Name: AK-Pentolate

Canadian Brand Name

  1. Ak-Dilate
  2. Ak-Dilate
  3. Atropine
  4. Atropine-Ak
  5. Atropine Eye Ointment
  6. Atropine Ointment
  7. Atropisol
  8. Minims Phenylephrine Hydrochloride

AK-Pentolate Overview

AK-Pentolate is a brand name medication included in a group of medications called Opthalmic anticholinergics. For more information about AK-Pentolate see its generic Cyclopentolate


  • Akorn, Inc.

  • Rebel Distributors Corp..

AK-Pentolate Description

AK-Pentolate™ (Cyclopentolate Hydrochloride Ophthalmic Solution) is an anticholinergic prepared as a sterile, borate buffered solution for topical ocular use. It is supplied in two strengths.

Chemical name:
2-(Dimethylamino)ethyl 1-hydroxy-α-phenylcyclopentaneacetate hydrochloride

MW=327.85            C17H25NO3 • HCl

The active ingredient is represented by the structural formula:

AK-Pentolate™ (Cyclopentolate Hydrochloride Ophthalmic Solution) USP, 1% & 2%

Each mL contains: Active: Cyclopentolate Hydrochloride 10 mg (1%) or 20 mg (2%).

Preservative: Benzalkonium Chloride 0.1 mg (0.01%).

Inactives: Boric Acid, Edetate Disodium, Potassium Chloride (except 2% strength), Sodium Carbonate and/or Hydrochloric Acid may be added to adjust pH (3.0 to 5.5) and Purified Water USP.

Indications and Usage for AK-Pentolate

Cyclopentolate hydrochloride ophthalmic solution is used to produce mydriasis and cycloplegia.


Excessive dosage may produce behavioral disturbances, tachycardia, hyperpyrexia, hypertension, elevated intraocular pressure, vasodilation, urinary retention, diminished gastrointestinal motility and decreased secretion in salivary and sweat glands, pharynx, bronchi and nasal passages. Patients exhibiting signs of overdosage should receive supportive care and monitoring.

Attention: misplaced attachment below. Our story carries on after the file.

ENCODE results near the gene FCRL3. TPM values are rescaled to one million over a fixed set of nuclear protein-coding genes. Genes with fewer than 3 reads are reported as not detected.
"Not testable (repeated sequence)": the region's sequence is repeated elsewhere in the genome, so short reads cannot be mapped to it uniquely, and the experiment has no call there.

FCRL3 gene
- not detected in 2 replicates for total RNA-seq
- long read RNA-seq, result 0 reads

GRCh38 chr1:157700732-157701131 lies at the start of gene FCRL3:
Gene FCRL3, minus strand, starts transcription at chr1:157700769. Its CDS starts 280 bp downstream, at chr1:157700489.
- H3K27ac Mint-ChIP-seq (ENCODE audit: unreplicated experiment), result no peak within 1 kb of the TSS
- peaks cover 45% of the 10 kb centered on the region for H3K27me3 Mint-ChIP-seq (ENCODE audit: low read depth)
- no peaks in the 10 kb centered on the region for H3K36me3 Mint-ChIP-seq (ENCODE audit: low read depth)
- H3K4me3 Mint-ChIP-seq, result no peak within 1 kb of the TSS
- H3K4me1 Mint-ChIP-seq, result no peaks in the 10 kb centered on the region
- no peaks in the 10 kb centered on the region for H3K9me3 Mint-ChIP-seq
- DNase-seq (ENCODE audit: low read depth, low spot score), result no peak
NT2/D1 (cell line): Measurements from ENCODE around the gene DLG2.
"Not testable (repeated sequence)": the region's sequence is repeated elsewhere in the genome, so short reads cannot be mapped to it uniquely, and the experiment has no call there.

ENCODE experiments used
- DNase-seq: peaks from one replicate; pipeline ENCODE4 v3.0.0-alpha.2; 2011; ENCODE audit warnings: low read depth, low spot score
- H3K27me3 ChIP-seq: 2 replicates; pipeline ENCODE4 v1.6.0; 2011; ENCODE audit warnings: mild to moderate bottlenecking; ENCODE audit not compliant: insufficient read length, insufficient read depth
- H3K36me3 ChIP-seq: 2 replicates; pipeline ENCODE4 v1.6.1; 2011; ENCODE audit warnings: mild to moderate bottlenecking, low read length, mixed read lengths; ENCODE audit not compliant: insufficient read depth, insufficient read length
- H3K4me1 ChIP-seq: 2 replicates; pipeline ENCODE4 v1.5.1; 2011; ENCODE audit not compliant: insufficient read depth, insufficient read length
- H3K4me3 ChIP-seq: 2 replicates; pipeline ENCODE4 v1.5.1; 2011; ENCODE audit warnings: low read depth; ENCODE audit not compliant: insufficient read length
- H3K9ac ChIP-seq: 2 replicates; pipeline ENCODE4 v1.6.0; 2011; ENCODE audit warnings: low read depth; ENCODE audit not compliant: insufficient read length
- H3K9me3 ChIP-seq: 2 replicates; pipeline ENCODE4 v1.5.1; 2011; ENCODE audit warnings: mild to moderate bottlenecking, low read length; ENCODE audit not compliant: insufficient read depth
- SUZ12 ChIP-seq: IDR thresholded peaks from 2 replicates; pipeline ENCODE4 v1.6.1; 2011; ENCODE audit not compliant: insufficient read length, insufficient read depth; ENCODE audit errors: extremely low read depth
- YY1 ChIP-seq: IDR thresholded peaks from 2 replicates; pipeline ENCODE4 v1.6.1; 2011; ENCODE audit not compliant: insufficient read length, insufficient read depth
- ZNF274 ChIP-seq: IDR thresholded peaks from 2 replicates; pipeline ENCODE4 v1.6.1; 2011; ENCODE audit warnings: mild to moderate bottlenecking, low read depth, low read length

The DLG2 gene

Hypersensitivity, untreated narrow angle glaucoma or increased IOP; untreated anatomically narrow angles

Sulfite sensitivity and other hypersensitivities; children with previous systemic reaction to atropine


Wait 5 min between drops

Transient elevatin in intraocular pressure may occur

Use caution in patients with Down syndrome (predisposed to angle-closure glaucoma)

Remove contact lenses prior to administration and wait 15 min before reinserting

The eldrely may be predisposed to increased intraocular pressure

The 2% solution may result in psychotic reactions and behavioral disturbances in children 30-45 min following instillation

Minimize absorption by using 1 drop of solution per eye and applying presure over the nasolacrimal sac for 2-3 min


These medicines may be absorbed into the body. Atropine passes into the breast milk in very small amounts and may cause side effects, such as fast pulse, fever, or dry skin, in babies of nursing mothers using ophthalmic atropine. It is not known whether homatropine or scopolamine passes into breast milk. Although most medicines pass into breast milk in small amounts, many of them may be used safely while breast-feeding. Mothers who are using one of these medicines and who wish to breast-feed should discuss this with their doctor.


Tell your doctor if you have ever had any unusual or allergic reaction to this medicine or any other medicines. Also tell your health care professional if you have any other types of allergies, such as to foods, dyes, preservatives, or animals. For non-prescription products, read the label or package ingredients carefully.

Other Medical Problems

The presence of other medical problems may affect the use of this medicine. Make sure you tell your doctor if you have any other medical problems, especially:

  • Brain damage (in children) or
  • Down's syndrome (mongolism) (in children and adults) or
  • Glaucoma or
  • Spastic paralysis (in children)—Cyclopentolate may make the condition worse